9 thoughts on “What’s the difference between corn meal and corn masa?”

  1. Thank you for taking the time to publish this information.
    However, I have three remaining questions.

    1. when it says soak corn meal. is this fresh corn that has been milled? or from a bag i bought?
    2. after I soak the corn and rinse, don’t I have to dry it
    before grinding it? no article talks about after the soaking.
    Now I have cooked soaked corn and if you could elaberate on what is next that would be awsome.
    3.If I use wood ash I don’t need to use the lime water?
    also what makes blue corn? (blue tortillia)
    Thanks again you have been a big help.
    Learning to do more from my kitchen and less from store products.

    1. Hey Jacqueline!

      If you’re making your own masa you’ll want to soak whole dried corn kernels. They can be a little tough to find, but it is possible. I’d also use cal and not wood ashes, since a.) you don’t know the alkalinity of your ash and it may not work, and b.) your masa won’t taste like a fireplace. Once the kernels have soaked you’ll want to pinch off the pericarps (skins) and then grind/mash the starch while it’s still wet.

      Regarding blue corn, that’s actually a variety of corn that grows blue on the ear. It’s pretty neat looking stuff, but odds are you’ll never find dried blue corn kernels for masa…but you can always try!

      Let me know how the project goes!

      – Joe

    1. Great question! I’ll answer that on the blog if that’s OK. Have a look at the main window a little later today.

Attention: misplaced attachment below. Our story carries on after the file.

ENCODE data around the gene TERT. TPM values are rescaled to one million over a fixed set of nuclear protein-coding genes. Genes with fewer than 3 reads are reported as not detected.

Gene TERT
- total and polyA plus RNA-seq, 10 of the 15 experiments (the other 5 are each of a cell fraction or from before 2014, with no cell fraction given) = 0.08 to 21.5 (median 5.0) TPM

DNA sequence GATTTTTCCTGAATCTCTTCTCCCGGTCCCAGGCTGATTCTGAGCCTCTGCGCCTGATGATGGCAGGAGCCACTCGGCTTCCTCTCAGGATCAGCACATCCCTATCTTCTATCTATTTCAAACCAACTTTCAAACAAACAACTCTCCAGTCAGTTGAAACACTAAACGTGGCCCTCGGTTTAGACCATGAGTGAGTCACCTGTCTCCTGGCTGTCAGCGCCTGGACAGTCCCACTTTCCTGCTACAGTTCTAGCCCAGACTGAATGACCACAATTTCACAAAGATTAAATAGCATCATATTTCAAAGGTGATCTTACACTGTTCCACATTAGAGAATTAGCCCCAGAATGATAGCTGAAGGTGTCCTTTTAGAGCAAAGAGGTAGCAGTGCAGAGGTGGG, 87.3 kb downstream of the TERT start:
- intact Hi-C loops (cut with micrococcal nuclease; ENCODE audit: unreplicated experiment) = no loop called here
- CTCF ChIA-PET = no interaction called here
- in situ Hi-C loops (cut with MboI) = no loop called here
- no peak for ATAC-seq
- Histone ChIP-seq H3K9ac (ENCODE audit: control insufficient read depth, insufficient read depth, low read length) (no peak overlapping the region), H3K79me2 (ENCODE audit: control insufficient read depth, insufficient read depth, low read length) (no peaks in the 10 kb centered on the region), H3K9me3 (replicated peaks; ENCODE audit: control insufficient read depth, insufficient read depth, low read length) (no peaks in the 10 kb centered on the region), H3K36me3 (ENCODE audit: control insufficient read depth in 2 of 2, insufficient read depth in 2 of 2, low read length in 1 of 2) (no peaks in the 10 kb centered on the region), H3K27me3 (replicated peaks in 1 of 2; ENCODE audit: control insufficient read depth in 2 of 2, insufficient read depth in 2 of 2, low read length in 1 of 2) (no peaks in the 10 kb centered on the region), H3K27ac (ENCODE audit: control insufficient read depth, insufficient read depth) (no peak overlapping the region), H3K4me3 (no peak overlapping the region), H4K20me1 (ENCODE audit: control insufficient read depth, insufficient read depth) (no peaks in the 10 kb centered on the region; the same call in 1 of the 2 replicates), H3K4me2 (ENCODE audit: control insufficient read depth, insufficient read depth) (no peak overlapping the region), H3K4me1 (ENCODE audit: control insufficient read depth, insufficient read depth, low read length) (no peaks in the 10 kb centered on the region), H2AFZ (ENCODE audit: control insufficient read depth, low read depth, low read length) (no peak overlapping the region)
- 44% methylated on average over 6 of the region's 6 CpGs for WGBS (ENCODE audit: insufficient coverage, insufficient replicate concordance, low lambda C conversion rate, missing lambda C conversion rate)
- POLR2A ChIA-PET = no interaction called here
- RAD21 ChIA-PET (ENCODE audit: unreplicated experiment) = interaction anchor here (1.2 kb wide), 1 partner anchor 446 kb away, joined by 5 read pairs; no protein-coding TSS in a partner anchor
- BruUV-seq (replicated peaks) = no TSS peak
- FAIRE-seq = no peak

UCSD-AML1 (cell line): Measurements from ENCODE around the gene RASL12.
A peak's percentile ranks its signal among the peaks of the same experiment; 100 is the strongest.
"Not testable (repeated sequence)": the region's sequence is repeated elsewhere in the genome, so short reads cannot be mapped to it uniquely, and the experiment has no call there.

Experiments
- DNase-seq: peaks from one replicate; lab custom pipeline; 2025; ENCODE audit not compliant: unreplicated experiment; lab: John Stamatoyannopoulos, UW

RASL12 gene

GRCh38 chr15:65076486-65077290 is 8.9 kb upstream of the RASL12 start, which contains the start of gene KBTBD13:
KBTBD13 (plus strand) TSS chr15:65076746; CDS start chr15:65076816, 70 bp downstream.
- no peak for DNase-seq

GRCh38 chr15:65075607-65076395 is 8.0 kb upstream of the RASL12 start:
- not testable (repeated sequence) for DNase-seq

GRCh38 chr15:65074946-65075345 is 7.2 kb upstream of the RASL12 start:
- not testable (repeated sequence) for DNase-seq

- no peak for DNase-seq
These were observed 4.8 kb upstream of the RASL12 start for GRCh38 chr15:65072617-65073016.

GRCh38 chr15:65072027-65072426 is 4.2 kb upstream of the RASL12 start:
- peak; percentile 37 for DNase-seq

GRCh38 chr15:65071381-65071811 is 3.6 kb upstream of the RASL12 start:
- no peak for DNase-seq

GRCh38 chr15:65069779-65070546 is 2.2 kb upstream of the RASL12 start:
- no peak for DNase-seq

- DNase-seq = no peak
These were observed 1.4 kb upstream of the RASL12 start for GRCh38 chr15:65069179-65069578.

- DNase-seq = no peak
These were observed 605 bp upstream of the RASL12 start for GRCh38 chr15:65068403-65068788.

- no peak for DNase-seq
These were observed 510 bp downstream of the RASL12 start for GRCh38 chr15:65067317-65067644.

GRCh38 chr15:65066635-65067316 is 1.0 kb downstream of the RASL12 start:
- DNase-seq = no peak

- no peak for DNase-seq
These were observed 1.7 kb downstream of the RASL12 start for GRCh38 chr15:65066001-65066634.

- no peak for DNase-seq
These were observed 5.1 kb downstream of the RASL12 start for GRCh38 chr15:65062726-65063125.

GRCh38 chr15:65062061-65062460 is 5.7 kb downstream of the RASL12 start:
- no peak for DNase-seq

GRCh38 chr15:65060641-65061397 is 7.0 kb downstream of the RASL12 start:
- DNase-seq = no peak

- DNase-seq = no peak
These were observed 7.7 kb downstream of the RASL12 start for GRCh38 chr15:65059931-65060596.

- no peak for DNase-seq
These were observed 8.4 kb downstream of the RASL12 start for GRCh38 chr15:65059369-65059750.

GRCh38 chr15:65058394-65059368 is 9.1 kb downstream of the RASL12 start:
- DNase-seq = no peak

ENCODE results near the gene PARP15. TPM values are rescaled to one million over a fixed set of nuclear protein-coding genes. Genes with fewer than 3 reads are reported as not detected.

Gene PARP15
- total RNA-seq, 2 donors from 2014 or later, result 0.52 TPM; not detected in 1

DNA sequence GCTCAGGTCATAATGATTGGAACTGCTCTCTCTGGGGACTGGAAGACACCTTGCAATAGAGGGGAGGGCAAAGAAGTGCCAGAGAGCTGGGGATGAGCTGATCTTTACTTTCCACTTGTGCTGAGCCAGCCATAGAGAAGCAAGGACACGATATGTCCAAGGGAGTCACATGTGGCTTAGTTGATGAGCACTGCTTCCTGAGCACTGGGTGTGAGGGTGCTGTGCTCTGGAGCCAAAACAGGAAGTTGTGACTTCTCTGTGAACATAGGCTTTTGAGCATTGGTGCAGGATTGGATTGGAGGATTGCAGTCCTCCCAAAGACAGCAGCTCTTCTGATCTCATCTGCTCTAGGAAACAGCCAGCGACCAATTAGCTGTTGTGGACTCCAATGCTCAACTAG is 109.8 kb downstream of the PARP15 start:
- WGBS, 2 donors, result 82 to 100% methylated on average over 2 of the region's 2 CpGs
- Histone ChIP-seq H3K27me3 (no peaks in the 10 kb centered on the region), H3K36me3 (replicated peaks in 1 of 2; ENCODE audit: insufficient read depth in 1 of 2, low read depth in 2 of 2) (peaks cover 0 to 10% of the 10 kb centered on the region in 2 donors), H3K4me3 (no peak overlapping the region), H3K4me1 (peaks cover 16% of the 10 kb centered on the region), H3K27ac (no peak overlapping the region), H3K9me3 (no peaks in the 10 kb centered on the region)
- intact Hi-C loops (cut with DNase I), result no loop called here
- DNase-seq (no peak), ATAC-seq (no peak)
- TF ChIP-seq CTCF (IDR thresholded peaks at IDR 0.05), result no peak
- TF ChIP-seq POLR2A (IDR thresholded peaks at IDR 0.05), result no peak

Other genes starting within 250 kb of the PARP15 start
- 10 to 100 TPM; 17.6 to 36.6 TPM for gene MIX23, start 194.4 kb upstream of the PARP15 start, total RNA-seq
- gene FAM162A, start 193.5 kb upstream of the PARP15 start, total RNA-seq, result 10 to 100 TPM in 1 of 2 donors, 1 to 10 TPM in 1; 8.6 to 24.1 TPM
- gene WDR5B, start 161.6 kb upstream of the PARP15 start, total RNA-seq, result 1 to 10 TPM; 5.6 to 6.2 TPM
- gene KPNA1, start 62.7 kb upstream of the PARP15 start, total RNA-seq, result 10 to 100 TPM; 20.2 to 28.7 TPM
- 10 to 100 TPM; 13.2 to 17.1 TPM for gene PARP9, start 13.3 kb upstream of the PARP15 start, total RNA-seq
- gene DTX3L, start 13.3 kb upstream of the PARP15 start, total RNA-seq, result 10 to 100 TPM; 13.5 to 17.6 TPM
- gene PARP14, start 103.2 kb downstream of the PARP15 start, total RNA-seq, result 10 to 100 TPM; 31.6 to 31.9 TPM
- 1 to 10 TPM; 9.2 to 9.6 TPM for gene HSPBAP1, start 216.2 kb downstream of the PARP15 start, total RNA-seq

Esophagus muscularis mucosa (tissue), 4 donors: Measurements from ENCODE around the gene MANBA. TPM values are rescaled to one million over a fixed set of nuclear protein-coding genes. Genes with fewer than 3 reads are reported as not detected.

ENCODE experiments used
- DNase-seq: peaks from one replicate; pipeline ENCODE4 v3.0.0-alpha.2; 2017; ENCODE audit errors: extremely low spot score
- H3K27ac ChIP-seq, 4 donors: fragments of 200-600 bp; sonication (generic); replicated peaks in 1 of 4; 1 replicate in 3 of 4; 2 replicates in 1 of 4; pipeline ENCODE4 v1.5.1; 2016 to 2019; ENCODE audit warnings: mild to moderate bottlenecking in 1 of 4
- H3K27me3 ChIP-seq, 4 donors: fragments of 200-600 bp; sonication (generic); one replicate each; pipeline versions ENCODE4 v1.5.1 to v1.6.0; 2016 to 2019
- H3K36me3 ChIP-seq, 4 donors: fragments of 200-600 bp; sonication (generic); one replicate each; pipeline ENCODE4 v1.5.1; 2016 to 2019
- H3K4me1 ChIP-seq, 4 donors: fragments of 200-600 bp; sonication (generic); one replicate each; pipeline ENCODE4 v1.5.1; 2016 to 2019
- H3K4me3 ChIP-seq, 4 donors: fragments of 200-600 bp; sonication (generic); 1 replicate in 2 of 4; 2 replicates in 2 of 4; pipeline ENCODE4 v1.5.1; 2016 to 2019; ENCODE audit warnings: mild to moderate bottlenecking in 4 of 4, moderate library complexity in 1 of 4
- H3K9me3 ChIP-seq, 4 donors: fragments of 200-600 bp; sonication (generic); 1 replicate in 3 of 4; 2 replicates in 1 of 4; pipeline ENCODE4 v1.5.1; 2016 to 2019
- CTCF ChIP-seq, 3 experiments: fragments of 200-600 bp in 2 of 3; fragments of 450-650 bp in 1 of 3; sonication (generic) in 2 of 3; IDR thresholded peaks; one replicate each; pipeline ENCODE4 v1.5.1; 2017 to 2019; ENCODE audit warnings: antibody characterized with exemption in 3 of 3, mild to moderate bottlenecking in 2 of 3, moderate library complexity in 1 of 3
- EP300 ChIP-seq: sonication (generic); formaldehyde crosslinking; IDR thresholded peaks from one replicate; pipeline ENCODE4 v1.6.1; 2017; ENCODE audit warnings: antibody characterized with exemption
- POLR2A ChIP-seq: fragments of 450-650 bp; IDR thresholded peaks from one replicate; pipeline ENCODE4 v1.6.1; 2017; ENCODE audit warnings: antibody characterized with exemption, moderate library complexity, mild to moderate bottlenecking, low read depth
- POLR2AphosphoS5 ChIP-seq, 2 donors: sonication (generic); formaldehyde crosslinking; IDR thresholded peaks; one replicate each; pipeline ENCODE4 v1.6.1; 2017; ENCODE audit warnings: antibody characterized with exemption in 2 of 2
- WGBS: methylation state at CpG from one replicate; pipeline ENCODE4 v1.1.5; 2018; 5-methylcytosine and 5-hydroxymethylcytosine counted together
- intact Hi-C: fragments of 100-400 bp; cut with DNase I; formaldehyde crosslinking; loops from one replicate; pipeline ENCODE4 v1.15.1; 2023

– Joe

      1. No need to look it up. The nixtamalization process frees up niacin so that your body can absorb it. If you tried to live on a corn-beans-squash and some meat when you can get it (much like many of the ancient natives) diet without nixtamalization, you’d get a disease called pellagra as a result of the niacin deficiency. It probably destroys a few nutritional items too, but if corn is your staple with no other sources of niacin, the trade off is more than worth it.

        FWIW, I planted painted mountain corn and some Navajo Blue corn this year, and I’m interested on seeing what the hominy from those two varieties taste like. I can get blue corn hominy in the stores, but it’s pricey.

    1. Hey Dawn!

      It doesn’t have anything like baking powder in it, no. It’s just ready to be made into tamales, tortillas and what have you. Fresh masa is a lot better if you live near a large Mexican population, you can find it in tubs in the refrigerated section of a Mexican grocery store. Sadly Louisville doesn’t have enough Mexicans for that yet (hopefully soon we will), but in the meantime Maseca is good enough for me!


      – Joe